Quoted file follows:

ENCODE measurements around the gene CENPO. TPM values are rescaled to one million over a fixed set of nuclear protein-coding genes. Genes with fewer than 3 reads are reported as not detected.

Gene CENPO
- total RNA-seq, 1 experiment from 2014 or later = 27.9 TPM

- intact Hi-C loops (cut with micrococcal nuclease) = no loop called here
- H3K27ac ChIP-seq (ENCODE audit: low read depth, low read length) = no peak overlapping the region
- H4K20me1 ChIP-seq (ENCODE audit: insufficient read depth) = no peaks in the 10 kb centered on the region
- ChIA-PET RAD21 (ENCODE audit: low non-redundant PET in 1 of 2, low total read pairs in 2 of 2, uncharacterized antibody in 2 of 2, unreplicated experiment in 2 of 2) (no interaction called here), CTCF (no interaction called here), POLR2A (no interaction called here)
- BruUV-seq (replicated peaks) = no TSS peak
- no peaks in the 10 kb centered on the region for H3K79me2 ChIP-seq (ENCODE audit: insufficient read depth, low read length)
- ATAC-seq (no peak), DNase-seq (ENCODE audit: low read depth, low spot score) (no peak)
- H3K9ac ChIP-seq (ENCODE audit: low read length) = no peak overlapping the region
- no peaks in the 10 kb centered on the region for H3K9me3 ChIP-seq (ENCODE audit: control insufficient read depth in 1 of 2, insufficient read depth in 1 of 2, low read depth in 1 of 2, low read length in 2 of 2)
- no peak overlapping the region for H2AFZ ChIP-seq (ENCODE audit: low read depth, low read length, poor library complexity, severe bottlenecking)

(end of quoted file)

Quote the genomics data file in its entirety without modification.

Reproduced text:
ENCODE measurements around the gene CENPO. TPM values are rescaled to one million over a fixed set of nuclear protein-coding genes. Genes with fewer than 3 reads are reported as not detected.

Gene CENPO
- total RNA-seq, 1 experiment from 2014 or later = 27.9 TPM

- intact Hi-C loops (cut with micrococcal nuclease) = no loop called here
- H3K27ac ChIP-seq (ENCODE audit: low read depth, low read length) = no peak overlapping the region
- H4K20me1 ChIP-seq (ENCODE audit: insufficient read depth) = no peaks in the 10 kb centered on the region
- ChIA-PET RAD21 (ENCODE audit: low non-redundant PET in 1 of 2, low total read pairs in 2 of 2, uncharacterized antibody in 2 of 2, unreplicated experiment in 2 of 2) (no interaction called here), CTCF (no interaction called here), POLR2A (no interaction called here)
- BruUV-seq (replicated peaks) = no TSS peak
- no peaks in the 10 kb centered on the region for H3K79me2 ChIP-seq (ENCODE audit: insufficient read depth, low read length)
- ATAC-seq (no peak), DNase-seq (ENCODE audit: low read depth, low spot score) (no peak)
- H3K9ac ChIP-seq (ENCODE audit: low read length) = no peak overlapping the region
- no peaks in the 10 kb centered on the region for H3K9me3 ChIP-seq (ENCODE audit: control insufficient read depth in 1 of 2, insufficient read depth in 1 of 2, low read depth in 1 of 2, low read length in 2 of 2)
- no peak overlapping the region for H2AFZ ChIP-seq (ENCODE audit: low read depth, low read length, poor library complexity, severe bottlenecking)